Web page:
I’m just like you. I slouch at my computer or while watching TV, forget to stand up straight when standing in line at the grocery store or movies, or don’t take inventory of my body when I am doing chores around the house. I can go for days without paying attention to how I am sitting, standing, or moving.
After all, I have a life to live, and constant vigilance can be a drag. But, so far, so good. Nothing really bad has happened to me because I don’t always sit around in optimal alignment. Perhaps you are thinking the same thing.
But is that really true? Take a minute to think about the areas of your body that ache or hurt at times. Low back? Neck? Hips? Knees? Shoulders?
In a nutshell, good posture = muscles in balance = coordinated movement. Taking it a bit further, you could add PAIN FREE movement in a lot of cases. Of course there are other reasons why your body can hurt. There’s genetic misalignment, wear and tear, previous injuries and scar tissue, and certain diseases. But we can go a long way to alleviate some chronic aches and pains by working on posture.
Trickle-down effects from having good posture
Less chance of injury when exercising. There is no way to express how HUGE this is. When muscles are in chronic misalignment, they don’t work as well as they are meant to. Some muscles overwork to compensate for ones that are not able to do their job. That means it takes less of a stress or strain to cause an injury. Sometimes the aches and pains we experience are little injuries that have already happened because of poor posture.
Your joints move more freely and you are more flexible. For instance, correction of rounded shoulders means you can reach behind you more easily, as you would if reaching from the driver’s seat to get something from the back seat. Or, correcting an exaggerated forward tilt of your pelvis can alleviate back pain and make your walking stride more comfortable and efficient.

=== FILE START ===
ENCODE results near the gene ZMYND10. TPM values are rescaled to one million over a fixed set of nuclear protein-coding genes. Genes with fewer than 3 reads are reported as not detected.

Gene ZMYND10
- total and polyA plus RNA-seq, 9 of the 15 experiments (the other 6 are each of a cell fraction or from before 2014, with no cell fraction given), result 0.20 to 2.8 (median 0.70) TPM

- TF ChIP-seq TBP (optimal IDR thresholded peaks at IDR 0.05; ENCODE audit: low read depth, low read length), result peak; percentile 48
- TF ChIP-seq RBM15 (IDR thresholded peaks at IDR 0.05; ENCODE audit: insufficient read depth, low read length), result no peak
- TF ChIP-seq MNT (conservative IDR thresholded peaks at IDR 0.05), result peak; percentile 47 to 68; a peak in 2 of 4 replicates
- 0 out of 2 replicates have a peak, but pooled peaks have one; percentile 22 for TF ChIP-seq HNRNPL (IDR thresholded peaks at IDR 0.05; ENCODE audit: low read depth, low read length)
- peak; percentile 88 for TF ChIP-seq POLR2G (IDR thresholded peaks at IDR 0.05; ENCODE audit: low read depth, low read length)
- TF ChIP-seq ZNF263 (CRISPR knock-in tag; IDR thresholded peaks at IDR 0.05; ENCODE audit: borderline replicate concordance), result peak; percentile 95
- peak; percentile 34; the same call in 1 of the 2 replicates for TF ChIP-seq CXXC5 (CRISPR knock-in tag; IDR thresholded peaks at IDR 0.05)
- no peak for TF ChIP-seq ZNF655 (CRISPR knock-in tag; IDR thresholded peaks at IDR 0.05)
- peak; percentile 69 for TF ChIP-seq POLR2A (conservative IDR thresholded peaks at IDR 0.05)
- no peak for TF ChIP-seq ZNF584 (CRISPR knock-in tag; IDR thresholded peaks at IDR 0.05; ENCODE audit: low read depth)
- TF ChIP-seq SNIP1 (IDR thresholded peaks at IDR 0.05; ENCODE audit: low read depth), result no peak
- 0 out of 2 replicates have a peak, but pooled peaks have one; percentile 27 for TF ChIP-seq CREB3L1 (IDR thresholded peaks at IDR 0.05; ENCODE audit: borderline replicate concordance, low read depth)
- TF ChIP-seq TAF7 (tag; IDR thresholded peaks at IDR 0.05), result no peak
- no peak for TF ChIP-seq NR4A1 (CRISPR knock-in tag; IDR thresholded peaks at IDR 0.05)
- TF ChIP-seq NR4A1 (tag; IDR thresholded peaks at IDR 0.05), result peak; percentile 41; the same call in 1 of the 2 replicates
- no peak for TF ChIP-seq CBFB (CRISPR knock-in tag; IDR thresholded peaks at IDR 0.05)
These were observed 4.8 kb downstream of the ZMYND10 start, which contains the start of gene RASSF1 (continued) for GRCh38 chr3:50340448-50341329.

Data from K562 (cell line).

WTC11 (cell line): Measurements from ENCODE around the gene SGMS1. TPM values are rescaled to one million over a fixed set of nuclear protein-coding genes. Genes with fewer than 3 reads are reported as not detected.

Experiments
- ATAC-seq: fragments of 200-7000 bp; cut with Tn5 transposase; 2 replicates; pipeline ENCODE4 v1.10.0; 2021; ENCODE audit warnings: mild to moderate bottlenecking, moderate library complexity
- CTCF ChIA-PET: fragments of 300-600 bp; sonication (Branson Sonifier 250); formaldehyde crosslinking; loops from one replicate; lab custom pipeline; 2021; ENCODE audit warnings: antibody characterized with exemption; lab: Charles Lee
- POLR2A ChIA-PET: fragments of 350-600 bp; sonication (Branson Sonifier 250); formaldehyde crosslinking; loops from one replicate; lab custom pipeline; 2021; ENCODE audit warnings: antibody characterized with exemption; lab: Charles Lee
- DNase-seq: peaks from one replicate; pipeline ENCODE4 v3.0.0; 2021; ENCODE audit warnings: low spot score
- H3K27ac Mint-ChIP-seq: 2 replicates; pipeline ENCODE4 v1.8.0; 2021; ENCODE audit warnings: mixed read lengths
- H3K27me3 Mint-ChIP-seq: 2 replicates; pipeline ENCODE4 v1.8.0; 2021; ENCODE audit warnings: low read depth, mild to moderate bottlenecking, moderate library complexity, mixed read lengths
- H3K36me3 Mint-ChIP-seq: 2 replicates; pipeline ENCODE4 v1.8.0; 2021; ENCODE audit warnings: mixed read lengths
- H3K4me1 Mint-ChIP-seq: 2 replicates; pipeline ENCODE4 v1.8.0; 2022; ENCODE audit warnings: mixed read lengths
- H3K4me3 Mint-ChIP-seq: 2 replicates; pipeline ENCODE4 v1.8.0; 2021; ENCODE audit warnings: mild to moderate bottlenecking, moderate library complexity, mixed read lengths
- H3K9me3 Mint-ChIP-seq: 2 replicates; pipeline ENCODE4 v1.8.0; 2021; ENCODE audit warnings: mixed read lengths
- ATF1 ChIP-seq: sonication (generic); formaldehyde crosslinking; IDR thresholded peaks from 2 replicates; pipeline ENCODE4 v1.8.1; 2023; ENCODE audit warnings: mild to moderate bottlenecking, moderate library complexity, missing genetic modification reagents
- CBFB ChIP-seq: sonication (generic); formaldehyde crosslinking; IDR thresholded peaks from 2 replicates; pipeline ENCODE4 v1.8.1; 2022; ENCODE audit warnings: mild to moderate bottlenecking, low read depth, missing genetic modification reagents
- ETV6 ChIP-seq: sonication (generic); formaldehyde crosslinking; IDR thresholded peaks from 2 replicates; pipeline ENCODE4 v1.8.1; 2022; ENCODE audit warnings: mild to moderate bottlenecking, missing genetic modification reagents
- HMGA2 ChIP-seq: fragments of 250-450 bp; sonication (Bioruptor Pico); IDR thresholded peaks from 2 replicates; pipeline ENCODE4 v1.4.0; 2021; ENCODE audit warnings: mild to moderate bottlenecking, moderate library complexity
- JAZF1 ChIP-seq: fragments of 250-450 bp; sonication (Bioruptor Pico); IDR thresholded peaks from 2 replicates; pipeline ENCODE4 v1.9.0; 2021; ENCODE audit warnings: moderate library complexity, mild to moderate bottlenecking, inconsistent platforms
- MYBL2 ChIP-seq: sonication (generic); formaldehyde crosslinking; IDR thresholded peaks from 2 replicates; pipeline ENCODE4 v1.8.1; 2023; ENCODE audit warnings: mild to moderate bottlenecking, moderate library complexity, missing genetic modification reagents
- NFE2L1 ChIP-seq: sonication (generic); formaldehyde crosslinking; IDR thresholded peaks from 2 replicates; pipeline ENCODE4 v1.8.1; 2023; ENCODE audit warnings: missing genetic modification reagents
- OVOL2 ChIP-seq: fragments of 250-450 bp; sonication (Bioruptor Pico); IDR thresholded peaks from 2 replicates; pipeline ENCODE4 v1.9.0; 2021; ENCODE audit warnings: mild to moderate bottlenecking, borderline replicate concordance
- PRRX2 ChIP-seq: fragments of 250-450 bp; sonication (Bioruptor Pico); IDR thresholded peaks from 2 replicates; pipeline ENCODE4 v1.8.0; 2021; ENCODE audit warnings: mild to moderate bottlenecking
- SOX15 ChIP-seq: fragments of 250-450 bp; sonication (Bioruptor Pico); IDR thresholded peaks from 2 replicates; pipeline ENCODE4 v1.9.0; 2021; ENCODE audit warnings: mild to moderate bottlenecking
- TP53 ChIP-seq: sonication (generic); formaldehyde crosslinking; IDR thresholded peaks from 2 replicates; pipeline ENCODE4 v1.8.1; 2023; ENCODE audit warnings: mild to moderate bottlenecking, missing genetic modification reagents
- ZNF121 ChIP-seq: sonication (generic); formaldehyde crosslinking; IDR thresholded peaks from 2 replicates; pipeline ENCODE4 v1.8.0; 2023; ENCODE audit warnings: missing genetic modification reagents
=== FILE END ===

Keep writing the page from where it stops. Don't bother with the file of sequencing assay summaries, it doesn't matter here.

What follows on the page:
Your balance improves. Really. This can happen. As I said before, when your body is out of alignment, muscles don’t work together as they are meant to. Better alignment makes it easier for your body to hold a position against gravity without working extra hard to keep you upright.
Not convinced? Try it. Stand up and let your shoulders droop forward and your belly relax. Now balance on one leg and see how it feels and how long you can do it. Next, take a moment to lengthen your body by imagining a string coming out the top of your head that draws you toward the ceiling. Draw in your abdominals and lift your chest to bring your shoulders back. Balance again. You will probably feel more in control of your balance now, and can stand on one leg for longer.
One final note
Often being able to improve our posture isn’t as easy as just remembering to sit up or stand straight. Stretching, strengthening, and mobilization of muscles and joints (aka, exercise) is the best way to make sure you are looking after your posture.
© 2022 Kristen Carter. All rights reserved.
Photo Credit: Ablokhin | iStock